This is exactly what the ‘blood moon’ from this weekend’s total lunar eclipse will look like, NASA says

This is exactly what the ‘blood moon’ from this weekend’s total lunar eclipse will look like, NASA says

A dark, haunting, distinctly orange “blood moon” awaits us tonight! On the afternoon of Sunday, May 15, and until the early hours of Monday, May 16, 2022, our natural satellite in space will pass through the shadow of the Earth.

A total lunar eclipse occurs when the Earth comes precisely between the Sun and the full Moon, preventing direct sunlight from shining onto the lunar surface. The only light that reaches the Moon is first filtered by Earth’s atmosphere.

In effect, all sunrises and sunsets on Earth are projected onto the lunar surface at once. For 1 hour and 24 minutes, the Moon will be enveloped in the same reddish-orange light that you can see just before sunset here on Earth.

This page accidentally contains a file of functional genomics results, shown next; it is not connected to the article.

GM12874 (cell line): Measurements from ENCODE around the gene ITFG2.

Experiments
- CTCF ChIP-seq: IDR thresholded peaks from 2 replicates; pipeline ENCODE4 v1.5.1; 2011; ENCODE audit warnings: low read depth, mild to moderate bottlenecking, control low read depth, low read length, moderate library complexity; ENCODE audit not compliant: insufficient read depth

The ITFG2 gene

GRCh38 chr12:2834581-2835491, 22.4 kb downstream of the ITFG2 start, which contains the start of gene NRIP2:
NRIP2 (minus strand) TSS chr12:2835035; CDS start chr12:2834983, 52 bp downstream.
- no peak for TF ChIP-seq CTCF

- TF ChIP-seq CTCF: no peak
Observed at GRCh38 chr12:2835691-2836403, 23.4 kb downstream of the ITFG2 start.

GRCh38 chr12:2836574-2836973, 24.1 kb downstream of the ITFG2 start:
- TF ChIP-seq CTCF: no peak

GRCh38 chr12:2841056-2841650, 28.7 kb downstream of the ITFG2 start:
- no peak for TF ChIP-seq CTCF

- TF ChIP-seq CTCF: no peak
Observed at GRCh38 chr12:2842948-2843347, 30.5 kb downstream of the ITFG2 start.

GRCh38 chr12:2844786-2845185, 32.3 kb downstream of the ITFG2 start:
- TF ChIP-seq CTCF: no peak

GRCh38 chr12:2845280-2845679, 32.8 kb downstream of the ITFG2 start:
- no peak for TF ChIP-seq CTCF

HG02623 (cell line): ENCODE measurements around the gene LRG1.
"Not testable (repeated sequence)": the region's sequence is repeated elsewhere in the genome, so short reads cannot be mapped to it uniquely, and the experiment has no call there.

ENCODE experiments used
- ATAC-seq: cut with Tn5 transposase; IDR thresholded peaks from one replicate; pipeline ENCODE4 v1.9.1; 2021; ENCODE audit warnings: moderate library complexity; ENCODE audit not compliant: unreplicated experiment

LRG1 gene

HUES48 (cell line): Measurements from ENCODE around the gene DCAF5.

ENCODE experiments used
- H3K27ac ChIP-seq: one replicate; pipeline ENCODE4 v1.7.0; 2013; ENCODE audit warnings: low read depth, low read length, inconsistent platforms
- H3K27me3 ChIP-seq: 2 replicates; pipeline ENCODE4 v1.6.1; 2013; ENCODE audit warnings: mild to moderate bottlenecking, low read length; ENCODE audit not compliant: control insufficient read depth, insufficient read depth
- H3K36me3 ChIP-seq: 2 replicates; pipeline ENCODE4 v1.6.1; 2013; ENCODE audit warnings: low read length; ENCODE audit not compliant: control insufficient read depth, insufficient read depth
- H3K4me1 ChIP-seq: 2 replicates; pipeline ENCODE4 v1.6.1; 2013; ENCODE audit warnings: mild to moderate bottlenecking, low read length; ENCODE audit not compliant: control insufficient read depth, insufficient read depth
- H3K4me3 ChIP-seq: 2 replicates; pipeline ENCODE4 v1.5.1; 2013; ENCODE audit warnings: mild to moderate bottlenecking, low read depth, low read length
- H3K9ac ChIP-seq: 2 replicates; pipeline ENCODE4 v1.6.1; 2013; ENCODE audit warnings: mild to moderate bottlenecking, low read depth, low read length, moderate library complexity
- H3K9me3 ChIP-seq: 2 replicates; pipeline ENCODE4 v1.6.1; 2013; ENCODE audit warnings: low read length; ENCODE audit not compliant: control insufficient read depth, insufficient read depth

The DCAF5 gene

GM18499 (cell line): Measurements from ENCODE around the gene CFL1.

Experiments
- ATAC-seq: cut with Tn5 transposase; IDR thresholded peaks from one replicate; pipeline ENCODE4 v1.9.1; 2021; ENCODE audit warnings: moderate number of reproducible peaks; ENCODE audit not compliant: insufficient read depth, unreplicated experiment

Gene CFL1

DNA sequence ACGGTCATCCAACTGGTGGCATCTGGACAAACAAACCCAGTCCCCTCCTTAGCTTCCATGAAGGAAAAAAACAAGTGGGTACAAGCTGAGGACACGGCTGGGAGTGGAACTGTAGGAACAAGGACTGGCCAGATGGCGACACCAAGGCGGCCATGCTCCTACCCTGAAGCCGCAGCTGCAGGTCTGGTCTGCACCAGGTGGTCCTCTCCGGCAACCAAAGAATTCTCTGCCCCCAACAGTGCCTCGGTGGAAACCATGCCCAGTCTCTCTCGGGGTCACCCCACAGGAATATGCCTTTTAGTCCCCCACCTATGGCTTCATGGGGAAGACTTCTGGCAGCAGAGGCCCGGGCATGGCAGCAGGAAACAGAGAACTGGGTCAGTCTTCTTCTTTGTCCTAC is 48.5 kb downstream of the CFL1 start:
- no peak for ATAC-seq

Total lunar eclipses are spectacular events to behold with the naked eye, or with binoculars or a telescope, but not all are created equal.

They all look different because they all pass through Earth’s shadow in space in a slightly different way.

A total lunar eclipse occurs when a full Moon passes through Earth’s shadow 870,000 miles/1.4 million km in space. That happens occasionally, and can take anywhere from 105 minutes (as in 2018) to just five minutes (as in 2015).

On May 15 and 16, 2022, totality will last 84 minutes as it travels through the southern half of Earth’s shadow. Consequently, the northern limb of the Moon, which will be closest to the center of Earth’s shadow, is predicted to be quite dark during totality.

It will also be slightly larger than the average Moon. That’s because it’s technically a “supermoon,” one of the four closest full Mons of the year. However, the 7% increase in the apparent size of the Moon will not be noticeable.

From the surface of the Moon, the Earth will totally outshine the Sun.

Anyone on the Moon would see a red ring around the Earth’s atmosphere, everything around them would look red and it would be very cold.

From Earth it looks fabulous! Do not miss it, it is the astronomical event of the year.

Disclaimer: I am the publisher of WhenIsTheNextEclipse.com

I wish you clear skies and wide eyes.

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